PHILADELPHIA (AP) _ Few know the name of Troy Leon Gregg, but 20 years ago today it was his case that returned the death penalty to the United States.

On July 2, 1976, the Supreme Court upheld Georgia's right to execute Gregg, a 27-year-old drifter who shot to death two Florida men after they picked him up hitchhiking.

The ruling ended a ban on capital punishment put in place four years earlier when the high court found the death penalty was too random and arbitrary in its application. In a disturbing number of cases, the justices found, skin color might have made the difference.

Since then, 331 people have been executed in the United States, and more than 3,000 inmates are on death row. Capital punishment is legal in 38 states and is so popular (as high as 80 percent in some polls) that politicians rarely question whether it is humane, fair or a deterrent to crime.

Among prosecutors and defense lawyers, convicts and victims, a passionate and sometimes deeply personal battle is waged every day over the government's right to kill.


``People are tired of running away from their neighborhoods. They're tired of little girls raped and murdered and dumped in the bushes. And they're tired of whining, complaining criminals.'' _ Philadelphia's Lynne Abraham, dubbed ``America's Deadliest D.A.''

Since she became district attorney five years ago, Abraham has asked for the death penalty every chance the law allows.

Philadelphia has put 111 people on death row, more than entire states. Only Los Angeles and Houston's Harris County, which have far more murders, have sentenced more people to die.

``It's just retribution,'' Abraham said. ``If you commit the ultimate crime, you pay the ultimate price, just like St. Thomas Aquinas said.''

Abraham is not moved by complaints that too many poor minorities get the death penalty. In Philadelphia, they are the ones who commit most of the crimes, Abraham said.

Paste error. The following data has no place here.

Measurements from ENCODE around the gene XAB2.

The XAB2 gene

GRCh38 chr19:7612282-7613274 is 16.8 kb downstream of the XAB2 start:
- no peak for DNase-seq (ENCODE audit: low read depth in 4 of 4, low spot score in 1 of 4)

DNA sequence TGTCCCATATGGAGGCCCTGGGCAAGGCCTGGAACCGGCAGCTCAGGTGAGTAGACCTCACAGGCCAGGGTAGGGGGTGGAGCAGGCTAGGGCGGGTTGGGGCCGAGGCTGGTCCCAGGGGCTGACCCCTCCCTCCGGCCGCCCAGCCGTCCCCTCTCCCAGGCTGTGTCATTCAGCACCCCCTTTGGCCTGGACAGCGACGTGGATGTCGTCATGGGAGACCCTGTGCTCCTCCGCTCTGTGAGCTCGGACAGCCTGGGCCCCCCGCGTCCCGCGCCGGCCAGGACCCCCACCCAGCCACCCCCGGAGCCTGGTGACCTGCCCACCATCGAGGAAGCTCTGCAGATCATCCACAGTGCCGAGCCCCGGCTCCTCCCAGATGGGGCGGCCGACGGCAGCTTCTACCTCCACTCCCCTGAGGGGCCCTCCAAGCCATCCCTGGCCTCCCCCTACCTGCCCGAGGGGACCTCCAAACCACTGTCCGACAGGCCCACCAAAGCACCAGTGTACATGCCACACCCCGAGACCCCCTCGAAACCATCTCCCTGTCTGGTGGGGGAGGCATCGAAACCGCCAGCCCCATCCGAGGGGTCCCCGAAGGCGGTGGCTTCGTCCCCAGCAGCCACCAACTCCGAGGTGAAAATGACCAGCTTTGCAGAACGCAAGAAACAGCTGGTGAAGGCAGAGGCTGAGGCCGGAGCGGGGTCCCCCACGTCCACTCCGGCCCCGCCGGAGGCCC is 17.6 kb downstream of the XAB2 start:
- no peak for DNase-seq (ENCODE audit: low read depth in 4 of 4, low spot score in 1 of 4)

``It's just not common in this country that millionaires commit murder,'' she said. ``Do you let a poor person off just because of his income?''

If people have problems with capital punishment, Abraham said, the answer is refinement, not abolition. On the issue of deterrence, she is blunt: ``When you are dead, you will no longer kill.''


``I had never been arrested for anything in my life. I had an honorable discharge. I had a new wife. And suddenly I was fighting for my life, and no one believed me.'' _ Former death row inmate Kirk Bloodsworth.

In 1985 in Maryland, Bloodsworth was convicted of raping and murdering 9-year-old Dawn Hamilton.

He was arrested after someone spotted a police drawing of the killer and anonymously called to say it resembled the 23-year-old ex-Marine. Witnesses, shown a police photo of Bloodsworth, picked him out of a lineup.

At trial he had an alibi, but the jury did not believe it. He was ordered to die by injection.

His lawyer stayed with the case. He discovered an FBI report that mentioned an unidentified splotch on Dawn's underwear. DNA testing showed the stain was semen _ and it wasn't Bloodsworth's. Bloodsworth was innocent.

He was freed in 1993 after nine years and is now an activist for death row inmates.

Since his conviction, executions have been speeded up. With appeals, it used to take eight years or more. Now it takes about four, and proposed legislation could cut it to two.

Had he been convicted today, he probably would have been executed by the time he was proved innocent.